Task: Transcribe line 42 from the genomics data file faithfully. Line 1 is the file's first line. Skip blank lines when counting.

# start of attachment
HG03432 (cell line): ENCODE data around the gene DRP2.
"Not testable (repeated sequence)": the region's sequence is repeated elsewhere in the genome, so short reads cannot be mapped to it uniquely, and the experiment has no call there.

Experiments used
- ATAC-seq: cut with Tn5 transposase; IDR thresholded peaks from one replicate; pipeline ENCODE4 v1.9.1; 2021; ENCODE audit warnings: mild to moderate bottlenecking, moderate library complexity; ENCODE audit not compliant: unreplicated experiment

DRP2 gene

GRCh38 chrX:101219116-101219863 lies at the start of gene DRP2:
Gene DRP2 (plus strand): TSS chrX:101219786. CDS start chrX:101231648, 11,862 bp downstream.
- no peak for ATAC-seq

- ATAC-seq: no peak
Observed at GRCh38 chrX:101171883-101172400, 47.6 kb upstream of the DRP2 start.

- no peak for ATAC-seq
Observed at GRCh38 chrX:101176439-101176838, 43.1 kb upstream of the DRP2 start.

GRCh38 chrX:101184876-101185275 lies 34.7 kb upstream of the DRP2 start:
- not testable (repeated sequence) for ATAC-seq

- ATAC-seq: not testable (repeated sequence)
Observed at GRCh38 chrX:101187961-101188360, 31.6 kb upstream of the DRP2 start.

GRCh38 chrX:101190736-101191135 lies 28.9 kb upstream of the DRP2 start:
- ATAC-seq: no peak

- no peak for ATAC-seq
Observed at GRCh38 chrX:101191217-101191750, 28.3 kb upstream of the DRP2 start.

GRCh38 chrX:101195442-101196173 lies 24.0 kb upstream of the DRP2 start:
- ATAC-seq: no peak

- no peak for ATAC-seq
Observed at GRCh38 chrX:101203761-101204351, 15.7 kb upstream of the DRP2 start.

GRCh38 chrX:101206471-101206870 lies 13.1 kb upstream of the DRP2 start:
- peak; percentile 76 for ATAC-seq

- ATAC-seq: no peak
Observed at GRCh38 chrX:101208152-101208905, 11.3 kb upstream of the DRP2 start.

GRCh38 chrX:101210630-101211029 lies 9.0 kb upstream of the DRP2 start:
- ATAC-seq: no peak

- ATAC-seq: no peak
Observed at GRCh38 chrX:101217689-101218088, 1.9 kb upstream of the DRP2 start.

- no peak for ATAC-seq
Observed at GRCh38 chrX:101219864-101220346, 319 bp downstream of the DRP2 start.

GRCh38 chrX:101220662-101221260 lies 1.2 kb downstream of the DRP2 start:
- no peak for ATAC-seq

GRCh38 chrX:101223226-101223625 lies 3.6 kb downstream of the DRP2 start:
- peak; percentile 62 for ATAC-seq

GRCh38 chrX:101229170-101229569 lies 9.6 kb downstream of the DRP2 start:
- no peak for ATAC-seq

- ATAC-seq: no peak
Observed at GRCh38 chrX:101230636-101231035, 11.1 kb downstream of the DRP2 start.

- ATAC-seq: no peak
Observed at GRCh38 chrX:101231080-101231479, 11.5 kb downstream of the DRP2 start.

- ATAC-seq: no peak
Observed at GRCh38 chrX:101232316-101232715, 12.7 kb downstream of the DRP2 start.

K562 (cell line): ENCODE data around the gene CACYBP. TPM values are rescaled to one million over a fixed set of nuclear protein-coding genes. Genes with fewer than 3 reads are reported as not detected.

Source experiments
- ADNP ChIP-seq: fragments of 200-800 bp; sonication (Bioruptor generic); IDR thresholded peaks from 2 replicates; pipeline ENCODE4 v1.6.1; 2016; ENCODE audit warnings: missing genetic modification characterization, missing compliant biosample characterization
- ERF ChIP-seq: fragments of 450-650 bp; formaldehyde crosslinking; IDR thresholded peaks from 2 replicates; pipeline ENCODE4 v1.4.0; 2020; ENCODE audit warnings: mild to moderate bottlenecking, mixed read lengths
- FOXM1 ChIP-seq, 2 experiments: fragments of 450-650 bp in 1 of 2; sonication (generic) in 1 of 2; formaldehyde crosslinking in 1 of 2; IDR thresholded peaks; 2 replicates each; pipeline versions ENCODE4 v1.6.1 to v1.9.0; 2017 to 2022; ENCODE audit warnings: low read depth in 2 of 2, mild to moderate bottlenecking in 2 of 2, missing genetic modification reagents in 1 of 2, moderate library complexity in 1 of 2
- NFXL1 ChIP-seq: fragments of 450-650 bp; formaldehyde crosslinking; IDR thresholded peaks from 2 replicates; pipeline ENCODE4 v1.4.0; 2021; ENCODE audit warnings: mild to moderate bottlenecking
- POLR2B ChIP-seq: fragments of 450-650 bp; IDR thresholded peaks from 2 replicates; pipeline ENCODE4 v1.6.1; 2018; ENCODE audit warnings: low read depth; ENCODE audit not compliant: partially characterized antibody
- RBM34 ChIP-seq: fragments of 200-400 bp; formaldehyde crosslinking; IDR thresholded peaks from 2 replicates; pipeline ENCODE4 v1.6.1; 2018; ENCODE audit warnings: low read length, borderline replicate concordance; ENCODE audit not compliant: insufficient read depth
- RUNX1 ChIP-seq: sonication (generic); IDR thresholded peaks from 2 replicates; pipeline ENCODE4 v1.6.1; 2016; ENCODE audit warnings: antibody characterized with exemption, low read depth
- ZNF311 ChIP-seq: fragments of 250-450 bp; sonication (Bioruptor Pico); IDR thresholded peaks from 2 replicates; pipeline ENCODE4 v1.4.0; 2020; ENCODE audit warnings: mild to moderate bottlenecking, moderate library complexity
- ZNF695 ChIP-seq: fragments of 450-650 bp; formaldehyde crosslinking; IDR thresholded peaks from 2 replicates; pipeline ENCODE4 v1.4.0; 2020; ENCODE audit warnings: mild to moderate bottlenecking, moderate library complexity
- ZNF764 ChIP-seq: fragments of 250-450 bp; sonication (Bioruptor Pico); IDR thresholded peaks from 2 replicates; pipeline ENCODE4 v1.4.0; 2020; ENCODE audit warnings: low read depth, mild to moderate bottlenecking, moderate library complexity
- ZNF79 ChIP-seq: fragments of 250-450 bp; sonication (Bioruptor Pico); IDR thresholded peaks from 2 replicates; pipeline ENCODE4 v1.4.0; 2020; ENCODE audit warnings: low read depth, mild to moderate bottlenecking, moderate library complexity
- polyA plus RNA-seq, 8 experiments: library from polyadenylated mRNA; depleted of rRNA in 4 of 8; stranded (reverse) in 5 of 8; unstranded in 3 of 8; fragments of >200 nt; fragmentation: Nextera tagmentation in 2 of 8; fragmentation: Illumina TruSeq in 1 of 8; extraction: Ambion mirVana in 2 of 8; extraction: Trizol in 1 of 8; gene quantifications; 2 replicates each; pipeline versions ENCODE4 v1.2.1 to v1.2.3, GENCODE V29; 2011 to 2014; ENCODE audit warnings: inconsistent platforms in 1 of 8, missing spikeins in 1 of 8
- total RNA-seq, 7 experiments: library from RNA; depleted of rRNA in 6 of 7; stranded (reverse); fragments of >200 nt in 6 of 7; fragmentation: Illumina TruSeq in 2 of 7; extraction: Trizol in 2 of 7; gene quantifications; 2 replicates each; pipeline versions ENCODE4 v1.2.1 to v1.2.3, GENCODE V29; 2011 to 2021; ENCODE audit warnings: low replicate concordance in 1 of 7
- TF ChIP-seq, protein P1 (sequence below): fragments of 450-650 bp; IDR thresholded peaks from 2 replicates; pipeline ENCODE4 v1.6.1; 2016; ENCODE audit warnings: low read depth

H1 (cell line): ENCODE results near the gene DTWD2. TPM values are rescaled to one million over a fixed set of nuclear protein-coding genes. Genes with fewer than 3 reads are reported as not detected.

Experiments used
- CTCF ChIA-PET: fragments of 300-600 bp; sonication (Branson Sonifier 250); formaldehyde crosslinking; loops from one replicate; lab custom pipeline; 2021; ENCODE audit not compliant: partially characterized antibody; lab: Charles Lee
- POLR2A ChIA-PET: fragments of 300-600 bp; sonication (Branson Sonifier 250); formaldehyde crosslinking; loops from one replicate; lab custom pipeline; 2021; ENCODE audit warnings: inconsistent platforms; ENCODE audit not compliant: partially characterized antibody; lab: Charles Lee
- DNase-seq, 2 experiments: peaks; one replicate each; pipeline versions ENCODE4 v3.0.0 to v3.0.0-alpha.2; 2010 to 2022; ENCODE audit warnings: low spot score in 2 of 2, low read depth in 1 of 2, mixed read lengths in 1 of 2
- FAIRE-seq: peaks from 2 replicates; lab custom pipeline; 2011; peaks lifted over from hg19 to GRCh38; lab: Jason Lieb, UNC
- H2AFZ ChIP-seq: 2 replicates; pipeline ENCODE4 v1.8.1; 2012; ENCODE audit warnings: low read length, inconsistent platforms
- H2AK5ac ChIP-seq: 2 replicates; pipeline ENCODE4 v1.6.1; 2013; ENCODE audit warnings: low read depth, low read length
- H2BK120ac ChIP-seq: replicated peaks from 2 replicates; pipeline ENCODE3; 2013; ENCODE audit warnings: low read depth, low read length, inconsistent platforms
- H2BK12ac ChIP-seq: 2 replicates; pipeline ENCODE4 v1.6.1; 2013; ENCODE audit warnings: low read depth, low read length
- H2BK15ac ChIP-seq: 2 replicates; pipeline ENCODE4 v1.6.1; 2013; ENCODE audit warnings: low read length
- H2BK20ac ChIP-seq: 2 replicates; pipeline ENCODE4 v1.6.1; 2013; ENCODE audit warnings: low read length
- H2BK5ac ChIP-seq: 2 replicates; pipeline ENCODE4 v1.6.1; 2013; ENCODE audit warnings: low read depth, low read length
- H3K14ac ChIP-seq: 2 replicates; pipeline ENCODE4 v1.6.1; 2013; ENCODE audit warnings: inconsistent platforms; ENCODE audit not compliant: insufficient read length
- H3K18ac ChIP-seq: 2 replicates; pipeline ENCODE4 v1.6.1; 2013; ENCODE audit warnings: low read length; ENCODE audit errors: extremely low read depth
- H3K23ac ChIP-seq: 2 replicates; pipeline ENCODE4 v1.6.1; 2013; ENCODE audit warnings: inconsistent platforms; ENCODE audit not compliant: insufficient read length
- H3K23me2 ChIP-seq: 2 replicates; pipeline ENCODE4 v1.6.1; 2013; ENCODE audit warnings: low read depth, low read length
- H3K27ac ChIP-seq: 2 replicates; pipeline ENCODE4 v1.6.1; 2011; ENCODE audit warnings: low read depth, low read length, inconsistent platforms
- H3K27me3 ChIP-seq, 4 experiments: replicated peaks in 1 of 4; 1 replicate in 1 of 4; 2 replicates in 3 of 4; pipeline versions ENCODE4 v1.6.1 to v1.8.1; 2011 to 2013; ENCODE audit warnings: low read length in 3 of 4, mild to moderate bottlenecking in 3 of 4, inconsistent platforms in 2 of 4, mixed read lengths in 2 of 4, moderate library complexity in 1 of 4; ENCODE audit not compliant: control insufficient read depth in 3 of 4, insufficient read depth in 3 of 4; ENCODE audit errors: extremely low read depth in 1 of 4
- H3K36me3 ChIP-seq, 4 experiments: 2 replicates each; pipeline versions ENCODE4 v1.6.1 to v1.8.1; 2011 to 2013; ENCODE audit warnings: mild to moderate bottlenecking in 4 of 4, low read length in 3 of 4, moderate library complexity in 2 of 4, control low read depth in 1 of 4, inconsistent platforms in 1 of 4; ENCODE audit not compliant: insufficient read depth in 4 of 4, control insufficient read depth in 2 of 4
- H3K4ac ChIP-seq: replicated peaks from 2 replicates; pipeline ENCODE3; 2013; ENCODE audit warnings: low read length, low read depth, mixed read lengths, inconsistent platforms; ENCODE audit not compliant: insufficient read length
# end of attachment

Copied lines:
Observed at GRCh38 chrX:101230636-101231035, 11.1 kb downstream of the DRP2 start.